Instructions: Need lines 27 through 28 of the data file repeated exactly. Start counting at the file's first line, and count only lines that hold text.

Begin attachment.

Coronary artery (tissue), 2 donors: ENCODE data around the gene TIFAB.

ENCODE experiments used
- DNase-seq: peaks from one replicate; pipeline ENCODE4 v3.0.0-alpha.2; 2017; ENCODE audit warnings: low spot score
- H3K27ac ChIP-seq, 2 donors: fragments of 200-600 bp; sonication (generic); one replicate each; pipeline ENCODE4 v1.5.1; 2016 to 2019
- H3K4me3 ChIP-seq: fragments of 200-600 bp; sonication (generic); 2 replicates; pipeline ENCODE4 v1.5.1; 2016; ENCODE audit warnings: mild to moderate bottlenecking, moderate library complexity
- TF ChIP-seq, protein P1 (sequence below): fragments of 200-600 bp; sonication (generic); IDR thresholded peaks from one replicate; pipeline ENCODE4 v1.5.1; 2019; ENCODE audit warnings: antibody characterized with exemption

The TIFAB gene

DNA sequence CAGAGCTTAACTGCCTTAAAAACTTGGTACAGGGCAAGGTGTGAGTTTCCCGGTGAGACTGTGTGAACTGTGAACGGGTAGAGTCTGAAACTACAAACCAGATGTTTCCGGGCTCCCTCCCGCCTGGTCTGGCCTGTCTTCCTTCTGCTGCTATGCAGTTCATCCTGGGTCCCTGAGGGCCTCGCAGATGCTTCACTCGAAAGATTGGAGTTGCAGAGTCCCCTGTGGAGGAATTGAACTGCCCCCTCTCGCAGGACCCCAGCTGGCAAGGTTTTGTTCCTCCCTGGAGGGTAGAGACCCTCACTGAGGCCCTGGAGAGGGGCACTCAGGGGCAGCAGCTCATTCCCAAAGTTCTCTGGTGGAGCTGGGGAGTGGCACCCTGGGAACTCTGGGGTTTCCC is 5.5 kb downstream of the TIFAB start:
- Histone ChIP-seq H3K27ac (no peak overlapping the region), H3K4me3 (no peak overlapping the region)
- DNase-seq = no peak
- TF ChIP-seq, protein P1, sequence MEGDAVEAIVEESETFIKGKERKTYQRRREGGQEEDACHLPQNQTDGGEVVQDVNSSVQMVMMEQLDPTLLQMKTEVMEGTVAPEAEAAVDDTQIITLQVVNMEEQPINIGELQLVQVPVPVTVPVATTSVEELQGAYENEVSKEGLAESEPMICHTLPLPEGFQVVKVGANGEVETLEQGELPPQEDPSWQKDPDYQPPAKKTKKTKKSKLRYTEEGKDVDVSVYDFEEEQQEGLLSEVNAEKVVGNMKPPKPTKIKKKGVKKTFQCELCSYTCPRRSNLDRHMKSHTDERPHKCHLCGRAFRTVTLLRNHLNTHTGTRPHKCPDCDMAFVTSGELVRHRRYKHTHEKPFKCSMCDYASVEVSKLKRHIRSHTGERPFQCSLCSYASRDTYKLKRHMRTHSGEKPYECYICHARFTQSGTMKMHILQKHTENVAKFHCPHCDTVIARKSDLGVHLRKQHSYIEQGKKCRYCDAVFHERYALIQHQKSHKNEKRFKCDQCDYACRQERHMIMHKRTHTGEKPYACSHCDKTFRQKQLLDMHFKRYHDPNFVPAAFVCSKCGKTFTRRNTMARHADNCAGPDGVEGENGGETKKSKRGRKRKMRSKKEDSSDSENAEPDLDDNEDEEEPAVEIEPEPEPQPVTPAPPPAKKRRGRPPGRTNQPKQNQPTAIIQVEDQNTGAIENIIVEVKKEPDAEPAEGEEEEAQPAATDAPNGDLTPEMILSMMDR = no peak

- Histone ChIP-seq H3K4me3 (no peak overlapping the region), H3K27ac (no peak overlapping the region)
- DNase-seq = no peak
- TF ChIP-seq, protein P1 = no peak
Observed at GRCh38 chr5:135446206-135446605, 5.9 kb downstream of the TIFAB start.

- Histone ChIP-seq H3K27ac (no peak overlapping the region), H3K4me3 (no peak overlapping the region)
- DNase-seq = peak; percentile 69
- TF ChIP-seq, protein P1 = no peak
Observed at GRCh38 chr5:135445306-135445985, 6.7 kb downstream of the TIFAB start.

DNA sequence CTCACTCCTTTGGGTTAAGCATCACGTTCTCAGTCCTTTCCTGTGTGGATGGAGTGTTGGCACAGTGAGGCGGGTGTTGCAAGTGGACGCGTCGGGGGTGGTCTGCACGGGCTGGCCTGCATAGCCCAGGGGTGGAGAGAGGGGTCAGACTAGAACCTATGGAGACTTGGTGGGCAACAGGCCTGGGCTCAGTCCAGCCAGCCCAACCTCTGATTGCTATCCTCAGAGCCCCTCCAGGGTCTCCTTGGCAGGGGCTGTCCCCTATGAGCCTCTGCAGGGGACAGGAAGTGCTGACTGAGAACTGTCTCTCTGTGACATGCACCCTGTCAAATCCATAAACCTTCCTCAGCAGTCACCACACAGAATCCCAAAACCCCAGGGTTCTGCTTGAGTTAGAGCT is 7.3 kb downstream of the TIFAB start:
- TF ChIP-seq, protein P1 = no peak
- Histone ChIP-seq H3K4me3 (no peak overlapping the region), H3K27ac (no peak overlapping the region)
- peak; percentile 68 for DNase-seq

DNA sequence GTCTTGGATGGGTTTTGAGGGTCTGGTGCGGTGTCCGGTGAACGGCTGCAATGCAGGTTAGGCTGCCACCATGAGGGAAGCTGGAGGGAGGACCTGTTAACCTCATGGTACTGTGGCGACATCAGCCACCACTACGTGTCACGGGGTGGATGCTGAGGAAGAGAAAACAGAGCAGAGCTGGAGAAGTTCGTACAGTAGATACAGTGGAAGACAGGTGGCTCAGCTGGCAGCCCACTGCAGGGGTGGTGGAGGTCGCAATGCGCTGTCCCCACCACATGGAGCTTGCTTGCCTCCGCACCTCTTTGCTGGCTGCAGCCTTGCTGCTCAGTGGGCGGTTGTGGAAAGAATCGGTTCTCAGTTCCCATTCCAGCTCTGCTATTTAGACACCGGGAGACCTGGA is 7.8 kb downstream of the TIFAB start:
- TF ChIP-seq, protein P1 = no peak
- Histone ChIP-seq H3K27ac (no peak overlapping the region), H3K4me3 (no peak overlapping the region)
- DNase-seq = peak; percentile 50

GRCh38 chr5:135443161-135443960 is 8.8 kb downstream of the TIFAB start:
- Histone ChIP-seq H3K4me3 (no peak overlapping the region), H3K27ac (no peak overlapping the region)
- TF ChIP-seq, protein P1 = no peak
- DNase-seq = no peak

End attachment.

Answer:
- DNase-seq = peak; percentile 50

GRCh38 chr5:135443161-135443960 is 8.8 kb downstream of the TIFAB start: